The Endless Depths Of A Stolen Soul - Chapter Three.
3 The room, for Gavin, spiraled with more chaos than usual that night. He was lay, spread outward with loose and flimsy drunken limbs, and a gaze which struggled to fixate upon the crusted paint upon the ceiling. He’d averted his eye from the window when the alcohol bent shadows beyond comprehension. The trees grew taller, and his blurred vision offered the seeming mirage of something towering them too. The full blight of the alcohol’s force cracked like a cinder-block against his temple. Its poison danced about his veins and intertwined itself with blood. He wandered, amongst other things, whether the room would slip loose and topple around him. It seemed precariously hinged like playing a skipping rope with shuttered eyes.
Can The Detroit Lions Finally Bounce Back?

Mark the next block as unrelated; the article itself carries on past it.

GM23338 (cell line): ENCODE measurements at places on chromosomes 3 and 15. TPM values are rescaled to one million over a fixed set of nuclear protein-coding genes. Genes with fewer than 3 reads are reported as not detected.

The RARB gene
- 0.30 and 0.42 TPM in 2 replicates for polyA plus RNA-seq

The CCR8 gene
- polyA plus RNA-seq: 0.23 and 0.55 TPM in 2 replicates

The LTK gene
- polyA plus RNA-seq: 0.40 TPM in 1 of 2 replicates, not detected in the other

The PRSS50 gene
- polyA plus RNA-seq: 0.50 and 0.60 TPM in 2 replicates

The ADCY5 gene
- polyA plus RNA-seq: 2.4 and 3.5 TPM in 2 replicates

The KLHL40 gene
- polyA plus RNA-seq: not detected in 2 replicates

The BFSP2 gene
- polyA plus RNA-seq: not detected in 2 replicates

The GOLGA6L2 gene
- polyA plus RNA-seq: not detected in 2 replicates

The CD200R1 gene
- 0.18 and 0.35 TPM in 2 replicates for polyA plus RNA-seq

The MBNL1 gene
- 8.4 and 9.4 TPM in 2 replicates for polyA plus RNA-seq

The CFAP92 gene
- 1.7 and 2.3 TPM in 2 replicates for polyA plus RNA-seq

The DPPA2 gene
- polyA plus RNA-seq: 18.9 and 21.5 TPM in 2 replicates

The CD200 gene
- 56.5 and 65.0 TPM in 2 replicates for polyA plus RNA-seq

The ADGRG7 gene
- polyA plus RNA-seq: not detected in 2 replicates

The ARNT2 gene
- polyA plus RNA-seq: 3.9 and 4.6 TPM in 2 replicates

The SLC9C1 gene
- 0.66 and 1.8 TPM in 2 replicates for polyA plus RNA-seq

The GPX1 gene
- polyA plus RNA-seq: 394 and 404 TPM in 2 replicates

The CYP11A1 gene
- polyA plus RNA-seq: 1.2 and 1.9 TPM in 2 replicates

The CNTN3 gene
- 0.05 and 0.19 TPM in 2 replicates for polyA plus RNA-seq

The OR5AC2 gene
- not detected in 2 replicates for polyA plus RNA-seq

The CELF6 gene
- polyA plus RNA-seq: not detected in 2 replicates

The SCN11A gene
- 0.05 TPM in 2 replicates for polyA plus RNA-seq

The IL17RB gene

In Sports, it’s fair to argue that, almost anything is entitled to heated debate. Whether that be, in the NFL, the legitimacy of Matt Ryan’s hall of fame credentials or the current best half back or corner in the game. In the domain of the National Football League much is bound for interpretation, and little is cemented as clear truth. Far from such speculation, however, remains a sorrowful constant of several decades, if not the merging of the ‘Superbowl era’. This, the repetitive failure of the ‘Detroit Lions’. Since 2000, the Lions have bolstered a measly five winning seasons – with only two surpassing 10 wins. During this period, the team achieved the miserable feat of a winless season, somehow with a rookie Calvin Johnson amongst their ranks. Fans haven’t celebrated a playoff win since the Barry Sanders era of the Motor City when Rodney Peete and Erik Kramer laced up at QB. In a league of highs and lows, it’s far from hyperbole to suggest the Lions have seen far more lows than highs. Yet, currently, we reach a crossroads in the franchise’s lengthy history. Like the Bengals post Dalton, Detroit are poised upon a new era post Stafford. The question arises, however: Can they embrace this opportunity for change and turn around, like Cincinnati? Or stumble upon this pivotal hurdle?